Pentatonic Guitar Soloing

Pentatonic Guitar Soloing

Pentatonic Guitar Soloing Over Guitar Chords

Soloing over guitar chords can be quite easy when using the minor pentatonic scale.

Add power and attitude to your guitar solo’s with these simple but highly effective techniques.

You’ll be surprised with how much can be done.

Many guitar players start with the minor pentatonic scale when learning to solo.

Often times, people don’t learn to use the scale to it’s full potential and this can hold you back.

I’m going to show you an easy way to use Pentatonic Guitar Soloing over the three most common guitar chord types:

Major, Minor and Dominant 7th Chords.

Major Chords

A Major chord always has a relative minor chord. The easy way to find the ‘relative’ minor of any major chord on a guitar is to take the note three half-steps (3 frets) below the root note of the major chord.

Example: a C major chord – the root note is C. On a guitar, the note 3 frets below a C note is A. Therefore, A minor is the relative minor of C major.

For Pentatonic Guitar Soloing over a C major chord, use the A minor pentatonic scale and you’ll instantly discover that it sounds great!

Example-2: F major chord – three frets below the root of F, you will find D. You’ll use a D minor pentatonic scale over an F major chord.

Example -3: G major chord – three frets below the G root note you’ll find E. You’ll use the E minor pentatonic to solo over a G chord.

Now, you may have noticed that I listed C, F and G major chords there. Coincidentally, They are the 1, 4 and 5 chords of the ‘KEY’ of C Major. This applies to all instruments, not just guitar.

Minor Chords

An easy way to view this… simply use the minor pentatonic scale directly on the minor chord itself. You can do this in any key, over any minor chord. This is the most common form of Pentatonic Guitar Soloing.

Example – Use D minor pentatonic for a D minor chord, an E minor pentatonic for an E minor chord, an A minor pentatonic for an A minor Chord.

If you’ll notice I used D, E and A minor chords as the example… These chords are the 2, 3 and 6 chords of the ‘KEY’ of C Major?

Dominant 7th Chords

You have a couple of choices here. But basically, you would use the relative minor pentatonic, or the minor pentatonic a tone below the root of the dom7 chord.

Example – over G7, you could use either E minor pent (relative minor), or D min pentatonic.

The reason you could use the D minor pentatonic over a G7 chord is because the Dmi chord and G7 chord often go together in chord progressions. Forcing a Dmi sound over a G7 chord gives a G7sus sound.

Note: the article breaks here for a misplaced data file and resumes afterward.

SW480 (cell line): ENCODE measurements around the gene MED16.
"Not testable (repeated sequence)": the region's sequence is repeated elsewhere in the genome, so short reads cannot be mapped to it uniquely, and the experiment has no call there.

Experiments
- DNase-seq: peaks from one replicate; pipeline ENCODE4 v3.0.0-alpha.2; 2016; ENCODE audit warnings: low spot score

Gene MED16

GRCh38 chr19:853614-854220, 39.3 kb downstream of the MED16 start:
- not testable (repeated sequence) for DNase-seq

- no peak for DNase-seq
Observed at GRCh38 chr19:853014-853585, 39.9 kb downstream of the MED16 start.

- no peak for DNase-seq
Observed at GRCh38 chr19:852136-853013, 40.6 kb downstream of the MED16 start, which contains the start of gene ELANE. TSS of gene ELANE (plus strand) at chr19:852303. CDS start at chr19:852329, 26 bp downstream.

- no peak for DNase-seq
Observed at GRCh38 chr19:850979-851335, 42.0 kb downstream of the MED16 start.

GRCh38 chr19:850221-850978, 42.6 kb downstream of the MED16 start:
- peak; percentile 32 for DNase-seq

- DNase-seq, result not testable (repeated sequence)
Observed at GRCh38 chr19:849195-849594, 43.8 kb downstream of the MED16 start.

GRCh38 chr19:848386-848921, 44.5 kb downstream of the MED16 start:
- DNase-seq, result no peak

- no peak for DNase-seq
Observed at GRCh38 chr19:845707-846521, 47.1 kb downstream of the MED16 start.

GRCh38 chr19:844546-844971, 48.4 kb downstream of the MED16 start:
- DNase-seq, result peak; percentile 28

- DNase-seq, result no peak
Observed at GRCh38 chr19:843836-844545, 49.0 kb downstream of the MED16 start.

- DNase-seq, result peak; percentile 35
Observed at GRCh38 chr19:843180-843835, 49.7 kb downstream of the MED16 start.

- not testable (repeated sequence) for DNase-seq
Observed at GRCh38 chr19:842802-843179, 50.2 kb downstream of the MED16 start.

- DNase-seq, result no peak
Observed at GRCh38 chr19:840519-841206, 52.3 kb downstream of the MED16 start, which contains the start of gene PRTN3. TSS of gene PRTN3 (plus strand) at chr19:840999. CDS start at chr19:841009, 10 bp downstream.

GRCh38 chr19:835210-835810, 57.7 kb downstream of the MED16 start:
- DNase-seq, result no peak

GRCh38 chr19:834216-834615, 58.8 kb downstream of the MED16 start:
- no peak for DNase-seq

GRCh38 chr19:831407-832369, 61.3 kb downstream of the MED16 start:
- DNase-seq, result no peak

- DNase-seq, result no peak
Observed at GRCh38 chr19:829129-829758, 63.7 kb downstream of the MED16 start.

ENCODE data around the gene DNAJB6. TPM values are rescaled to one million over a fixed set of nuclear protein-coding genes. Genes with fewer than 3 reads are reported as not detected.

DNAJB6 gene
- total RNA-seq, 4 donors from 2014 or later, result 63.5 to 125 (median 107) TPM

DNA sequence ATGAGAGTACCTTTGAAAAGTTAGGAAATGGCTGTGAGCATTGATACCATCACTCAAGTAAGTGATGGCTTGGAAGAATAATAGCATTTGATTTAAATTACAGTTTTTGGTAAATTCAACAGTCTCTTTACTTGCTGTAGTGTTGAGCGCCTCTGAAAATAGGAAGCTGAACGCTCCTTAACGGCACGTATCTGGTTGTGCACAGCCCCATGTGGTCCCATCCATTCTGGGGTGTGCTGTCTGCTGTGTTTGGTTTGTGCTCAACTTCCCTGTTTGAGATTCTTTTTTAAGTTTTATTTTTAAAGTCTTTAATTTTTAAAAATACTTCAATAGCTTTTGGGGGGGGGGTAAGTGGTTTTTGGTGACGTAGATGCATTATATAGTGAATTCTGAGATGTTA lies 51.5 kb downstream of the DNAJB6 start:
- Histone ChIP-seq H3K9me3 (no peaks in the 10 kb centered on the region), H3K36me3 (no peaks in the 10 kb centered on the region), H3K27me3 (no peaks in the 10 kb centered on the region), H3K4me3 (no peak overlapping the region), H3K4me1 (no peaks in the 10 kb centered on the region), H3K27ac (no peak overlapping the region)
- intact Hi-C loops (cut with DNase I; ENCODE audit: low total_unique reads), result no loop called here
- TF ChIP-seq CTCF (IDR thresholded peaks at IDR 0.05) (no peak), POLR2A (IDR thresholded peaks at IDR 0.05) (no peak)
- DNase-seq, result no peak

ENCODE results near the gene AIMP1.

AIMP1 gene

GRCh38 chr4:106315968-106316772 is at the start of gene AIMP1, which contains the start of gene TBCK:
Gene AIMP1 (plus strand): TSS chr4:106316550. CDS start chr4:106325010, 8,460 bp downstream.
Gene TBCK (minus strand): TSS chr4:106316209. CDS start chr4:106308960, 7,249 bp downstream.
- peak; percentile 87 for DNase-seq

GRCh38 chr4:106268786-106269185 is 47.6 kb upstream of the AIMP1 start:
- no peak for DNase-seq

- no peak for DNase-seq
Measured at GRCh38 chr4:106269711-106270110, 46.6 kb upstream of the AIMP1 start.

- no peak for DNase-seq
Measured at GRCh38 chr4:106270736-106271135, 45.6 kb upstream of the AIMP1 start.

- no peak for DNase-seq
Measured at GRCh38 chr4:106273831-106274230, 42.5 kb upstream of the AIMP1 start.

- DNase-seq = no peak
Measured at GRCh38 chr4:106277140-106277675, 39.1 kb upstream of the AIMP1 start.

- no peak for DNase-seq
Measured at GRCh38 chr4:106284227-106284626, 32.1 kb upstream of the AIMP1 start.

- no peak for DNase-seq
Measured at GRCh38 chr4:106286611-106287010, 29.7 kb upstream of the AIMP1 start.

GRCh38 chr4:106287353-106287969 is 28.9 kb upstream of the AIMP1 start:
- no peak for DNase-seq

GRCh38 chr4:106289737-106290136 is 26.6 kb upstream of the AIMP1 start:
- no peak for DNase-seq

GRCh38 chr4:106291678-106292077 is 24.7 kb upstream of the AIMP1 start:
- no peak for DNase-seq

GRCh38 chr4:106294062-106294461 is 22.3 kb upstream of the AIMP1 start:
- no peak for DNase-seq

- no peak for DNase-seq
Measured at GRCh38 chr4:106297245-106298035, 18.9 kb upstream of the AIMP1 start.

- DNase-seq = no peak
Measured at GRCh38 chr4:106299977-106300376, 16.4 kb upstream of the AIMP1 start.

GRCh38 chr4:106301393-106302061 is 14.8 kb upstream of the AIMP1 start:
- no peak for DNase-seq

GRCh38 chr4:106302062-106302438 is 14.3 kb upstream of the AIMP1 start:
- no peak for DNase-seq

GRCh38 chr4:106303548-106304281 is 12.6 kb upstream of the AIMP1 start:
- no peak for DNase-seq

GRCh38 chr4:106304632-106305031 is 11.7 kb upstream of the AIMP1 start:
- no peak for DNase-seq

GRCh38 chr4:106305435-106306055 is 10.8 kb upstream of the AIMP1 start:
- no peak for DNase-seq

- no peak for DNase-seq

KEY Perspective Viewing:

All These Pentatonic Guitar Soloing Examples Are Based In C Major.

An interesting thing is that you can use just the A minor pentatonic alone for ALL the chords in C, or you can also use the D and E minor pentatonics to add some color and more conformity to the chords being used at the time.

Remember, these principles apply to whatever chord you are playing at any time, but can also be applied on a KEY basis, which is a more encompassing picture.

The Key of C Major has these chords: C, Dm, Em, F, G7, Am, Bmin7b5.

A-minor pentatonic can be used over them all, or just the C and Am chords.

D minor pentatonic can be used over the F and Dm chords.

E minor can be used over the Em and G7 chords.

The (Bmi7b5) is not used quite as aften, but a good choice for that is the Dm pentatonic. Though you can use either of the three pentatonics from the C Major scale – Am, Dm or Em…

You’ll ultimately need to decide for yourself which sounds best for the music you’re playing. I suggest using them all. That’s the beauty of music.

Don’t Underestimate The Power Of Pentatonic Guitar Soloing

If you use them as described, you’ll quickly be able to harness the full power from these staunch sounding scales.

I hope this has helped you to expand your guitar playing.

Click Here To Quickly Improve Your Lead Guitar Playing


  1. bobmolton on February 11, 2012 at 4:31 pm

    Please Leave a Comment and share your thoughts.

  2. Damon on February 13, 2012 at 11:07 am

    Bob, thanks for the post. This information will be extremely helpful. Any suggestions on how to incorporate or apply this in a three piece group without sacrificing or losing the rythym sound? Rik Emmitt I am not.

    Thanks for all you do to help –


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